Study of Religion

University of California, Berkeley

About the Program

Recognizing that Religious Studies is not formally represented in Berkeley’s curriculum, the Designated Emphasis in the Study of Religion (DESR) was established to provide multidisciplinary training in histories and methods of the study of religion, as well as in critical perspectives on both. DESR is administered by the Graduate Group in the Study of Religion through the Center for Interdisciplinary Research, in partnership with the Berkeley Center for the Study of Religion.
 

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Admissions

Applicants to the DESR must fill out the online application and submit a statement of intent (500-1000 words) describing how religion relates to the applicant's dissertation project or research interests. A recommendation form from a faculty member preferably in the applicant's home department (potentially an adviser) should also be sent under separate cover.
 
For more information see https://bcsr.berkeley.edu/academics/
 

Designated Emphasis Requirements

Only students enrolled in Ph.D. programs at the University of California, Berkeley are eligible to apply for the DESR. Students are required to be admitted to the DE before taking the Qualifying Examination. To qualify for the Designated Emphasis, the student must have on the Qualifying Examination committee a representative of the DESR; and one of the members of the student’s dissertation committee must represent the DESR and be a member of the DE’s designated faculty. These faculty members may be outside or inside members of the student’s committees.

COURSE REQUIREMENTS

DESR students are required to take four courses. Three of these courses (STRELIG 200, 201, 202) comprise the core curriculum, and one is an elective (STRELIG 203) selected from a list of courses offered by the DESR faculty.

STRELIG 200Methods in the Study of Religion 

Methods in the Study of Religion is an introduction to methodological best practices in the Study of Religion from the perspectives of different fields. It is made up of multiple modules that combine the study of primary sources with exemplary methodological approaches. These approaches include but are not limited to: anthropological theories of religion and society, historical genealogies of categories of religion and the secular, theology and Church history, sociological approaches to issues like religious organization and conflict, religion and science, religious literature and Biblical hermeneutics, as well as particular religious histories.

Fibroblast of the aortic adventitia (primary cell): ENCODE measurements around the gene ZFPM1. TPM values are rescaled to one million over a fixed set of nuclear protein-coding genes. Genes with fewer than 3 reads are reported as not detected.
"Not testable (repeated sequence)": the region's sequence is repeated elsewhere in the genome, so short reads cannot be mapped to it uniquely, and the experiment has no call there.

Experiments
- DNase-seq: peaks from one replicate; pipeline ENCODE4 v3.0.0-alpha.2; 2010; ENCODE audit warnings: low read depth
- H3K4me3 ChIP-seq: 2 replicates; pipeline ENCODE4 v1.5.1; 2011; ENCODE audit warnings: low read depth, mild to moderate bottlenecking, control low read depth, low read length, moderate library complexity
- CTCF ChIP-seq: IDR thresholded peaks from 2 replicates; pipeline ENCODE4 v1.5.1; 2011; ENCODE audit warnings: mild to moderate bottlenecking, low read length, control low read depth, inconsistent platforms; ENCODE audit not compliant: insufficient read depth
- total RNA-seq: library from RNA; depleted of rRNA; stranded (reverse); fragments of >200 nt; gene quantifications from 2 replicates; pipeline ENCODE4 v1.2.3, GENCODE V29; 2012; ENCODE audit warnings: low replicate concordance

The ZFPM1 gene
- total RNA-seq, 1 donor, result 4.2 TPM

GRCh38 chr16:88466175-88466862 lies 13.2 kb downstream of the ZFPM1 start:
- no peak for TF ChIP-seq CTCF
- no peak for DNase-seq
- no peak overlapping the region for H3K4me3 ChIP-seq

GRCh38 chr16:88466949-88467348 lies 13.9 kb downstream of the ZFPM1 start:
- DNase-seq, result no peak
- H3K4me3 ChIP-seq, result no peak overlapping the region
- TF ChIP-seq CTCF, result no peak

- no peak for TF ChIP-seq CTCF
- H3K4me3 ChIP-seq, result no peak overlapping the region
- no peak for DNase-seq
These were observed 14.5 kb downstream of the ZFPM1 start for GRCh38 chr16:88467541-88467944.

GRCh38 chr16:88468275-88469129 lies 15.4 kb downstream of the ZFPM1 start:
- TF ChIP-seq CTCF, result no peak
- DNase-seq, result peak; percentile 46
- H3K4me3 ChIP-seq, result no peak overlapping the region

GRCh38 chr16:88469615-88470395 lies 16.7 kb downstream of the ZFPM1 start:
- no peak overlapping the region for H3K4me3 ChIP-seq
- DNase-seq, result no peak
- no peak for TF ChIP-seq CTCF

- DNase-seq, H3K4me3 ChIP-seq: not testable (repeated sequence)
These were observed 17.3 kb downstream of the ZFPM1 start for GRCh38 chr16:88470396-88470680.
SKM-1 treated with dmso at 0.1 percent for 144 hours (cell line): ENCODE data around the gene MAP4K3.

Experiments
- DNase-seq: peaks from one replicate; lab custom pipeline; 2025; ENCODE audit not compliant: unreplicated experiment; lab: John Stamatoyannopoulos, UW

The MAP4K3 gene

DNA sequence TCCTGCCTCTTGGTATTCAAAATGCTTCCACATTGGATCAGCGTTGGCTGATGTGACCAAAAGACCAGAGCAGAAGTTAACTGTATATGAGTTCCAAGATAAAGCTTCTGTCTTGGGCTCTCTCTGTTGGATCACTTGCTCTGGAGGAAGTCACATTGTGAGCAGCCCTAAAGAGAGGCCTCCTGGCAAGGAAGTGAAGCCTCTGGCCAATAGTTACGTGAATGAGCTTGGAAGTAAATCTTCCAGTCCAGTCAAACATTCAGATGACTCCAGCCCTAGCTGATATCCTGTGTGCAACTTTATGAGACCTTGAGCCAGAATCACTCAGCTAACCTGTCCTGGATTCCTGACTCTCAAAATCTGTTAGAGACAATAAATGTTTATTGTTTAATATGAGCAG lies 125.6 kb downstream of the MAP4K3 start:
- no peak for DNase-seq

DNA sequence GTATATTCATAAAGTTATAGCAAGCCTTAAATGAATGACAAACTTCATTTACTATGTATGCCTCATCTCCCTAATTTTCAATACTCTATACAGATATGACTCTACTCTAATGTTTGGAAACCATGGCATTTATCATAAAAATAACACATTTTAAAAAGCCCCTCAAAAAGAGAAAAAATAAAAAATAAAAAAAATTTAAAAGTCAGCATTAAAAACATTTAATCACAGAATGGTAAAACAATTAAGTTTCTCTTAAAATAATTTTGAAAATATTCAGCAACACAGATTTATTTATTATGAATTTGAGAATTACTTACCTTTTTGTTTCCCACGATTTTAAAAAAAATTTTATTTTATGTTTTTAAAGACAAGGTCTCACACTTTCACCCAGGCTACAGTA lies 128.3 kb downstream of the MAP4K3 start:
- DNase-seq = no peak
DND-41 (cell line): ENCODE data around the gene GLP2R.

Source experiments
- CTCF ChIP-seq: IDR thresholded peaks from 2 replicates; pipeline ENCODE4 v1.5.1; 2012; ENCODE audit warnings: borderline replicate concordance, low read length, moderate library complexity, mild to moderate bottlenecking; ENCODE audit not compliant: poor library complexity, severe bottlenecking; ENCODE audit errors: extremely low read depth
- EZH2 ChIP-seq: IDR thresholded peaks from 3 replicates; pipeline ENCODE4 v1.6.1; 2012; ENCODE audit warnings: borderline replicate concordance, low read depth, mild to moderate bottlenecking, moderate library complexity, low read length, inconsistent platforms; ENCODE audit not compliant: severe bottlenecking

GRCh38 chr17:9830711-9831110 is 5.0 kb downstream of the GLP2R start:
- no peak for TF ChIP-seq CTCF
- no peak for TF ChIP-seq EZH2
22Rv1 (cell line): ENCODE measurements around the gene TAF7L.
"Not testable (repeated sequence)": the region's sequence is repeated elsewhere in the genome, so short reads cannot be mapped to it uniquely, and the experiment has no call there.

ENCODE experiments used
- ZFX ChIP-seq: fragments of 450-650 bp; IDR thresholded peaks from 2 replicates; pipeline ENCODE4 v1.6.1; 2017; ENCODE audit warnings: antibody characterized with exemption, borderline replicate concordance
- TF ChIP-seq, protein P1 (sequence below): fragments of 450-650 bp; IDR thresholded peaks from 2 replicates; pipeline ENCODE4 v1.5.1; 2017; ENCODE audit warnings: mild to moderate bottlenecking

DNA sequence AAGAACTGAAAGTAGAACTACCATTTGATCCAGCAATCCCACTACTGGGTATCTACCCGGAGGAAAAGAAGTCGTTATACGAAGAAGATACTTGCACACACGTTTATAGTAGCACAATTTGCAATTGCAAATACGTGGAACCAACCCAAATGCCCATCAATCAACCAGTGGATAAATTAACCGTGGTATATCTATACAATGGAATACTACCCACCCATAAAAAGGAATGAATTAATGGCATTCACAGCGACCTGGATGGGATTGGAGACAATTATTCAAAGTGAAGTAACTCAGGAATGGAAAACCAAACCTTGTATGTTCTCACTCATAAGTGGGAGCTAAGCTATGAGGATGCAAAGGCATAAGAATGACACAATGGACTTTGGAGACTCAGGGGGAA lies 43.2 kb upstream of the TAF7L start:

STRELIG 201Histories of the Study of Religion 

Histories of the Study of Religion is an introduction to the history and development of the field of “Religious Studies” as an intellectual space for the study of a sometimes historicized, sometimes naturalized phenomenon called “religion.” Since the narration of any history of the study of religion serves to circumscribing a particular set of phenomena as “religious,” this course does not isolate a canonical history of the field. Instead, it progresses in roughly diachronic manner, through a number of thematic threads representing the development of different domains of the study of religion.

STRELIG 202Local Approaches to the Study of Religion 

Local Approaches to the Study of Religion is intended to create a space for students to reflect on the issues involved in the application of critical and theoretical approaches. This course asks students to consider the opportunities and benefits of two approaches to the beliefs and practices connected with a particular set of traditions: first, as studied in their historical and cultural specificity, versus second, as described as the instantiation of a universal religious phenomenon such as the “sacred” aspect of human experience. The course is intended for students to reflect on the issues involved in the application of critical and theoretical approaches such as the multidisciplinary ones introduced in Methods of the Study of Religion, and the examples from Religious Studies surveyed in Local Approaches to the Study of Religion. Looking closely at a case study of the application of both of these kinds of approaches to a particular subfield prepares the student for the methodological challenges of applying the term “religion” in their own field.

STRELIG 203. Study of Religion Elective

Additionally, students must complete one elective course from a list of pre-approved graduate courses on religion. In some instances, students may petition for other, relevant courses to be counted towards their elective requirement. If a course is offered for variable units, students must enroll at the maximum possible unit value. Potential elective courses will vary depending on faculty teaching plans in a given semester.

Program Outcomes

The DESR was designed to both to provide an introduction to the field of Religious Studies, and to preserve a uniquely de-centered Berkeley approach to the study of Religion.

Degree Designation

Upon successful completion of the dissertation, the student’s transcript will include the designation: “Ph.D. in [major] with a Designated Emphasis in the Study of Religion.” This designation certifies that they have participated in, and successfully completed, a Designated Emphasis in the Study of Religion in addition to all departmental requirements for the doctorate.

Related Courses

Contact Information

Berkeley Center for the Study of Religion

440 Stephens Hall, MC 2340

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Department Chair and Academic Advisor

Mark Csikszentmihalyi

Dwinelle 3112

mark.cs@berkeley.edu

Student Affairs Coordinator

Miranda Schonbrun

mschonbrun@berkeley.edu

Associate Director

Khai Nguyen

khai@berkeley.edu

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